With Manti Te’o unable to make his debut because of an injured right foot, the Chargers will likely start Bront Bird at inside linebacker. Given the Texans’ style of play, he’ll be an integral factor in the outcome. For such an untested player—undrafted coming out of Texas Tech in 2011, Bird has appeared in 14 games over the past two seasons but never started— there aren’t many tougher opponents to face.
The crux of Gary Kubiak’s offense system is to put linebackers and safeties in a position of uncertainty about whether they’re seeing a run or a pass. Defenders must play with exaggerated patience and be able to immediately recover with a burst of aggression. A misstep means a big play for the offense.
The Texans create uncertainty through their zone-stretch runs and play-action rollouts—two very different plays that look exactly the same for the first few seconds after the snap. The key to this working is having a fundamentally precise, synchronized offensive line. As great as Arian Foster is—he is slated to start after battling a variety of injuries in August—Houston’s ground game doesn’t work without cohesive zone-blocking from the front five.
It’s critical that Bird and fellow inside backer Donald Butler (a highly underrated ball hunter) make plays on first and second down. The way to beat the Texans is to put them in third-and-long, where quarterback Matt Schaub’s limited arm strength cannot be masked by subterfuge and misdirection.
We’ll learn a lot about this Chargers defense by how coordinator John Pagano chooses to play in obvious passing situations. Pagano’s hybrid 3-4 is built to attack on third-and-long, but last season his Chargers often played conservative because he didn’t trust the corners to handle the man coverage assignments that most blitzes demand. The Chargers have a new duo of outside corners this season, with ex-Jaguar Derek Cox likely following opposing No. 1 receivers, and third-year pro Shareece Wright following No. 2s. But new doesn’t necessarily mean better. Cox has been abused by upper-tier No. 1 wideouts in the past (this would include the Texans’ Andre Johnson, who had 273 receiving yards in Week 11 against the Jaguars last year, victimizing Cox for most of them). And Wright was unable to warrant serious snaps last season despite San Diego’s futility at his position. The Texans drafted rookie DeAndre Hopkins in the second round precisely to take full advantage of such iffy secondaries.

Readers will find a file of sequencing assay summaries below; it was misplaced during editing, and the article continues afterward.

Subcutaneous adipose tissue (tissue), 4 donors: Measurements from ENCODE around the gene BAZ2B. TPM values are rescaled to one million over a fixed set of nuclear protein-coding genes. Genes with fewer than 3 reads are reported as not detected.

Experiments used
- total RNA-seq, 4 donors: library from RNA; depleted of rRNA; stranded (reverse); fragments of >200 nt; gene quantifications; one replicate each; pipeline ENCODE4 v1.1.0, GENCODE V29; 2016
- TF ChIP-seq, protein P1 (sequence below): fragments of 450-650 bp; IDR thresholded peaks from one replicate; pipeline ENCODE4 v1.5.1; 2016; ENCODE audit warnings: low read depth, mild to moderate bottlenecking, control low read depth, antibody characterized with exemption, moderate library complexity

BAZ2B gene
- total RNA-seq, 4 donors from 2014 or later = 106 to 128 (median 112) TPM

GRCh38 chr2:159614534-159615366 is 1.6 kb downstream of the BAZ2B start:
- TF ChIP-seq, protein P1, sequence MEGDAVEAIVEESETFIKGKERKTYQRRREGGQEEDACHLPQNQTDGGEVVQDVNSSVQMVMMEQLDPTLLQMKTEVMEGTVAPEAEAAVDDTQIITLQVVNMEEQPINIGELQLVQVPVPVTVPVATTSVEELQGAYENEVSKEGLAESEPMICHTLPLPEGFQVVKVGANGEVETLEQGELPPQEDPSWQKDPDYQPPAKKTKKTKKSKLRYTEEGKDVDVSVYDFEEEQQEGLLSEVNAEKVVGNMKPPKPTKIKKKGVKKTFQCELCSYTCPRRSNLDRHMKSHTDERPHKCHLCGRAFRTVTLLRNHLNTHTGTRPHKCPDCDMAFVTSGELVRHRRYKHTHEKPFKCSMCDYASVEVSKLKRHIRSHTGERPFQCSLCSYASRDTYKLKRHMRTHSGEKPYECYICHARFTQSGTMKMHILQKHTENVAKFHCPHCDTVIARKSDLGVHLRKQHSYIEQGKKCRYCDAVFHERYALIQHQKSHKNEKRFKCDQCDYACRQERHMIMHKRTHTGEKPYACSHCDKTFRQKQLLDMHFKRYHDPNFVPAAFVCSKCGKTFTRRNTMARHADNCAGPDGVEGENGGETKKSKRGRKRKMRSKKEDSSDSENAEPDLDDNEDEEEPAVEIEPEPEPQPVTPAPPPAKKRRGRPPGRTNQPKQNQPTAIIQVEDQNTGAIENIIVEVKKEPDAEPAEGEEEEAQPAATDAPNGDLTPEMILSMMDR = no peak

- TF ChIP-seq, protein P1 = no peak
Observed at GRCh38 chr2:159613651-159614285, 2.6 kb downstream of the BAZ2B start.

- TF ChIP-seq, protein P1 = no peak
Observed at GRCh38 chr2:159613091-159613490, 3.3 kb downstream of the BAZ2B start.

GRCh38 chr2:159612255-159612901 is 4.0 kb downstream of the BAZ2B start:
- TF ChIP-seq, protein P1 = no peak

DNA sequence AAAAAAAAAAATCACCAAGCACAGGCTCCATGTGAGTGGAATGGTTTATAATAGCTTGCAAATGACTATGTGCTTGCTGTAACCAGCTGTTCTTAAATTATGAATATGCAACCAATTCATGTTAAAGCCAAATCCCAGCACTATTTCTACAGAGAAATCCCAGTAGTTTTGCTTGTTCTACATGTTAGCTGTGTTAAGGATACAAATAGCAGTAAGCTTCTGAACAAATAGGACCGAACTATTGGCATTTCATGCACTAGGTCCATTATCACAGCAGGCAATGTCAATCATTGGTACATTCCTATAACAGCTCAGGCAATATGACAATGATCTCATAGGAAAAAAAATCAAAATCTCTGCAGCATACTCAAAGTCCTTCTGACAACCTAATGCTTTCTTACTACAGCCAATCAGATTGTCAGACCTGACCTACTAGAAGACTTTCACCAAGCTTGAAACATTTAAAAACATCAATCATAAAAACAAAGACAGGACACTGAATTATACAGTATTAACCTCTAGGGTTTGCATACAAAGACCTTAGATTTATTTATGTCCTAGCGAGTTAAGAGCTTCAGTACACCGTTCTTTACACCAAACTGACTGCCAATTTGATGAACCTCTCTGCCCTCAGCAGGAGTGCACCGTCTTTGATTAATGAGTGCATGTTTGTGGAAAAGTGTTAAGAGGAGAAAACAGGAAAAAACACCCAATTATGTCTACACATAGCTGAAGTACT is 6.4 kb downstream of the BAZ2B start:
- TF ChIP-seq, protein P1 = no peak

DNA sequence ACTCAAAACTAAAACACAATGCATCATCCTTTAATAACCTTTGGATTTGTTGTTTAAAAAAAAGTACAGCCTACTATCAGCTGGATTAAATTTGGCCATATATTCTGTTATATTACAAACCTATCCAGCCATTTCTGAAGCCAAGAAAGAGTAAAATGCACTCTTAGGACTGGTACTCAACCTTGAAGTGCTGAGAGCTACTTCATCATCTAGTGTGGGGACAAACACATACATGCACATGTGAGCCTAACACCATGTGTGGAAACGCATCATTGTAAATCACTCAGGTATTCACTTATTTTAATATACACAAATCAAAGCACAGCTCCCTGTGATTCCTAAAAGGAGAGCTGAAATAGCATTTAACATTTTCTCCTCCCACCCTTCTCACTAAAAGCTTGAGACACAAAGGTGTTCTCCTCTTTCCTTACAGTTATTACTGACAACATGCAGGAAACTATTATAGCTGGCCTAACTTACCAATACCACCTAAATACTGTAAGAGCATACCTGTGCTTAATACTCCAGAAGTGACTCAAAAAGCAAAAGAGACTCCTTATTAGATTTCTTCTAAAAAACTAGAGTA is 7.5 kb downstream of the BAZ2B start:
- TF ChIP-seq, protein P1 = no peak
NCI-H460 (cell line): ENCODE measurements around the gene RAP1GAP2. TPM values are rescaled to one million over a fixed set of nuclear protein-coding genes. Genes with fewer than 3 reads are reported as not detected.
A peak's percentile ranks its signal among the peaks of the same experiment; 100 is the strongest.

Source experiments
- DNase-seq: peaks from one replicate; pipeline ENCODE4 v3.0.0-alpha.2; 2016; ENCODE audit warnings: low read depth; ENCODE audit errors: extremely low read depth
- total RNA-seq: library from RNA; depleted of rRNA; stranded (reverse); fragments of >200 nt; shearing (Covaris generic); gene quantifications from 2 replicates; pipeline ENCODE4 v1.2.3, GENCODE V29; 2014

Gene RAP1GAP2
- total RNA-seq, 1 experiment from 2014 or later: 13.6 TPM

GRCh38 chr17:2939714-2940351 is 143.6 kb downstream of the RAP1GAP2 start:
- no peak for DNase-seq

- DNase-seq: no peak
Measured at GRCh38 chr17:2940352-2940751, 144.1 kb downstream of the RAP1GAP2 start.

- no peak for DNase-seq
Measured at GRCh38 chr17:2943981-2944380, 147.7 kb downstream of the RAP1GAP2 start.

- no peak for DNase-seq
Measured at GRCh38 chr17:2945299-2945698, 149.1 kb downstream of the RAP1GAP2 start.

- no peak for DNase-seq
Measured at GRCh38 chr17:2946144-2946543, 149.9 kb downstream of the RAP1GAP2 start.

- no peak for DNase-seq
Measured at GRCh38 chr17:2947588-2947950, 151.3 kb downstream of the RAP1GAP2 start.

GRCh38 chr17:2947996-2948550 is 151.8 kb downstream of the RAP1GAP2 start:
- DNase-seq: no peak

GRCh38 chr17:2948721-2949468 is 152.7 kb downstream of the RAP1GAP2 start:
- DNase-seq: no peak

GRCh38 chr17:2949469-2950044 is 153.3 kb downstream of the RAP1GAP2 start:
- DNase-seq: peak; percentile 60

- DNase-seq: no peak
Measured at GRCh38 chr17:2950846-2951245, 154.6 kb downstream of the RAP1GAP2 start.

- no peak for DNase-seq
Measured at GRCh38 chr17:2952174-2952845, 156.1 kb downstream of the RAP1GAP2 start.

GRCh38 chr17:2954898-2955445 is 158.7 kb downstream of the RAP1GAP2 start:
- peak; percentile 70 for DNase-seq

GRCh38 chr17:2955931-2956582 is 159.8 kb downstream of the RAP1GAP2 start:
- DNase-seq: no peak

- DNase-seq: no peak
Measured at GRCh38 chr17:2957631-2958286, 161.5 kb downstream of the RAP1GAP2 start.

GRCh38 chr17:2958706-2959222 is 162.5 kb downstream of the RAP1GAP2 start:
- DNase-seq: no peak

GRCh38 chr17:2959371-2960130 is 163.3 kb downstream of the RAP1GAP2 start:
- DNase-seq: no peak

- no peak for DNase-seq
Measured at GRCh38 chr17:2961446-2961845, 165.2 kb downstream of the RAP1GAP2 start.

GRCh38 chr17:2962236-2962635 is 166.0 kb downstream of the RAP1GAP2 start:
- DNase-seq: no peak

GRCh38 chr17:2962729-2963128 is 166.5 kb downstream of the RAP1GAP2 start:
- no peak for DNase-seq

Chargers offense vs. Texans defense
Ideally, the Chargers would love to break in Mike McCoy’s new offense against a defense that isn’t so adept in man coverage as Houston’s. One of the reasons to run a quick-passing spread system is that it often forces the defense to play man-to-man across the board. Mismatches can be easier to come by, because most defenses don’t have four or five quality press defenders.
The Texans, however, prioritize versatile defenders who can play man-to-man anywhere on the field. They have two excellent outside corners in Kareem Jackson and two-time Pro Bowler Johnathan Joseph (who can also play inside, if needed). They also have two safeties who can play man: former Bears corner Danieal Manning and second-round rookie D.J. Swearinger. Newcomer Ed Reed will be the roving centerfielder, either over the top or underneath, depending on the design of the pass rush and the offensive formation.
With either of these safeties capable of matching up against tight end Antonio Gates (especially if they get a bit of help from jam-defenders off the line or double-teams downfield), and with Malcolm Floyd recently returning from a knee injury, quarterback Philip Rivers’ go-to target in the passing game might be whoever lines up in the slot (Vincent Brown, Eddie Royal and Keenan Allen have the skill-set to be used here). That is the one area where Houston’s coverage could be weak; third-year corner Brandon Harris remains unpolished in his short-area technique.
Running backs must be considered in this equation. Offenses down the stretch last season had a blast using them to attack the backup linebackers that Houston dropped in coverage. The Chargers now have Danny Woodhead, one of the league’s best all-around spread system receiving backs, and because of Ryan Mathews’ unreliability, they retained the big-bodied Ronnie Brown, who is very serviceable as an underneath target out of the backfield.
Of course, the Texans have Brian Cushing back after tearing his ACL last October. With Cushing, Houston can not only defend San Diego’s backs with a superior athlete, they can also be the aggressor on passing downs by blitzing (or even just threatening to blitz) the A gaps. Rivers, having played behind an inept front five in recent years, hasn’t always reacted soundly to aggressive inside pressure looks.